The US federal tax credit for electric vehicles has been updated, and that means that some electric cars, trucks, and SUVs no longer qualify for the full tax credit — or even half the tax credit. Actually, most electric vehicles on the market in the United States no longer qualify! That’s unfortunate, but the good news is that the most popular electric models all qualify (or, at least, some versions of them do) and more EVs will qualify once they get their full paperwork in or once they shift certain portions of their production to the USA.
I’ll explain the intricacies of the US EV tax credit in a moment, but let’s first get to the core info you’re probably looking for: which electric cars, trucks, and SUVs qualify for the full $7,500 tax credit or at least qualify for a $3,750 tax credit.
Note that some prices, such as Tesla Model 3 and Model Y prices, were updated in the past 24 hours. Pricing is subject to change in the future.
$7,500 EV Tax Credit
First up, let’s look at the fully electric models now eligible for the full $7,500 EV tax credit. (Note: I’m ignoring any eligible plug-in hybrid models in this whole article.)
Chevy Bolt EV
As I wrote yesterday, in addition to coming in at a very low MSRP of $26,500, the low-cost Bolt EV is also eligible for the entire $7,500 tax credit. This little electric car is truly a steal. But …
Chevy Bolt EUV
… If you need more space, you’ve also got the option of the Chevy Bolt EUV, which is also eligible for the full $7,500 tax credit!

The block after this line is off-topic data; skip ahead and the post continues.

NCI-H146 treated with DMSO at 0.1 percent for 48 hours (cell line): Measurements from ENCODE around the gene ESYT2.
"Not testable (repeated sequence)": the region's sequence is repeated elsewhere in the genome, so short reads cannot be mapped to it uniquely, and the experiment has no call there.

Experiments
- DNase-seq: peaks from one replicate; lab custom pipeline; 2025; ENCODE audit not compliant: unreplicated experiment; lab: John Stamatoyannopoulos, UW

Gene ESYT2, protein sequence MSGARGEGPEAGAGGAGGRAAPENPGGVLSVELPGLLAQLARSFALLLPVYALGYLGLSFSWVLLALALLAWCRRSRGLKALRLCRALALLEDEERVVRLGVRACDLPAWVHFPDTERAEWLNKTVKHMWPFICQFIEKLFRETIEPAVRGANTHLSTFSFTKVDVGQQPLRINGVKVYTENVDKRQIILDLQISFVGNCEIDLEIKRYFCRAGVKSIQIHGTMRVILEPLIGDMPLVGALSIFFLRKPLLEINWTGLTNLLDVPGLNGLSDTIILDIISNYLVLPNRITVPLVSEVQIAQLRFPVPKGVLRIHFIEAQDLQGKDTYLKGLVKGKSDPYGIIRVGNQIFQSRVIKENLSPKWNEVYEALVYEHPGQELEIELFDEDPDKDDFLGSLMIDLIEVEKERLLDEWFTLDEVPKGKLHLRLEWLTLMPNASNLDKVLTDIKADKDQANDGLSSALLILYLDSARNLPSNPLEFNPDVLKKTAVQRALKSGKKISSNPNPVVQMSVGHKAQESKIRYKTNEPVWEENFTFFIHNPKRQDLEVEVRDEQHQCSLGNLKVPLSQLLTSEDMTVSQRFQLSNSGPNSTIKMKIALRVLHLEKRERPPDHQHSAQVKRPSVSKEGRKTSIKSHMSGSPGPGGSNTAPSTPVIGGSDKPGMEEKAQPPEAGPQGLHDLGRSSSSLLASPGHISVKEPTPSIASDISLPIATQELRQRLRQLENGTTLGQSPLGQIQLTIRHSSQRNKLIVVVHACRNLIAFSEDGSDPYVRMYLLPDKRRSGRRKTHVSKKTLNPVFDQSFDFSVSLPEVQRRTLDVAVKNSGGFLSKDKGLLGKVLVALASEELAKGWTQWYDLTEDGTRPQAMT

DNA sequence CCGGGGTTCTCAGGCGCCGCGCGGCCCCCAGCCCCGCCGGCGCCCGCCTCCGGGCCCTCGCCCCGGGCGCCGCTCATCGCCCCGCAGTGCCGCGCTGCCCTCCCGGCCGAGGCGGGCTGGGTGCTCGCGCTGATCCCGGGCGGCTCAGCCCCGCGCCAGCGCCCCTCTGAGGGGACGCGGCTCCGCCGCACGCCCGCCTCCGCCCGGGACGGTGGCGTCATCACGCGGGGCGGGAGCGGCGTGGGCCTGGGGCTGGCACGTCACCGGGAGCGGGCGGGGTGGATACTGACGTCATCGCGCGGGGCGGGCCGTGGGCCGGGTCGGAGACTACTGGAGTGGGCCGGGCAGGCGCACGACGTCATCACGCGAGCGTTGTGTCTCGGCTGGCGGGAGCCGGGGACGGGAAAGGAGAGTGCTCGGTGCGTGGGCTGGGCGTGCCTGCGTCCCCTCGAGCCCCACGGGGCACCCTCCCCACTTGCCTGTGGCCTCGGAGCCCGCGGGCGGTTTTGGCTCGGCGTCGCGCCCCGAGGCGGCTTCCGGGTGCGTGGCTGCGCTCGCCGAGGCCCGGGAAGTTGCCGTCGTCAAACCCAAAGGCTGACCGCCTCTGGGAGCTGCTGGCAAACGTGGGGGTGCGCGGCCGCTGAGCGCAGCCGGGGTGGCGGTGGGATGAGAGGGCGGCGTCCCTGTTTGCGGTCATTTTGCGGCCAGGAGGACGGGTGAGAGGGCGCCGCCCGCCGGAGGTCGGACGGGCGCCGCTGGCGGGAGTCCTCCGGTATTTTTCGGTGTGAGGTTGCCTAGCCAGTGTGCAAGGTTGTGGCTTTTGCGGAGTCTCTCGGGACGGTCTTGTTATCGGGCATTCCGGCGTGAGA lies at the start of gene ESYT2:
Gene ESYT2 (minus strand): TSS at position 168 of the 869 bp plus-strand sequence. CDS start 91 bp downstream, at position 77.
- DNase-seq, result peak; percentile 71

Ford F-150 Lightning Standard Range & Extended Range Battery
Whether you want this electric pickup truck with a large battery or an extra large battery, you can get the full tax credit on this new electric version of Ford’s most iconic vehicle.
The Lightning Pro starts just below $60,000, the XLT climbs up to $63,474, the Lariat then jumps to $75,974, and the Platinum starts at $98,074 — not a small total for a normal person, even with the $7,500 tax credit.
This one was a surprise. Actually, I forgot it existed. That said, I expect to see these pop up onto the road more and more in the coming years as people become more familiar with it and go buy it. It’s starting MSRP is $58,590. More likely than not, people who can afford the LYRIQ will appreciate the full $7,500 tax credit.
Tesla Model 3 Performance
Tesla’s highest performance and highest priced Model 3 is still eligible for the full $7,500 tax credit. With a starting price of $52,990, buyers will certainly appreciate that deep discount. There is no normal Long Range version of the Model 3 available at this time, so it’s a choice between this Performance model and a Standard RWD version (see next section).
Tesla Model Y Performance, AWD, & AWD Long Range
All versions of the Tesla Model Y are eligible for the full tax credit. The cheapest version starts at $46,990 before the tax credit, while the Long Range version starts at $49,990 and the Performance version starts at $53,990. As the 4th best selling car in the world in 2022 and one of the best selling vehicles in the United States, this tax credit will surely make many buyers happy.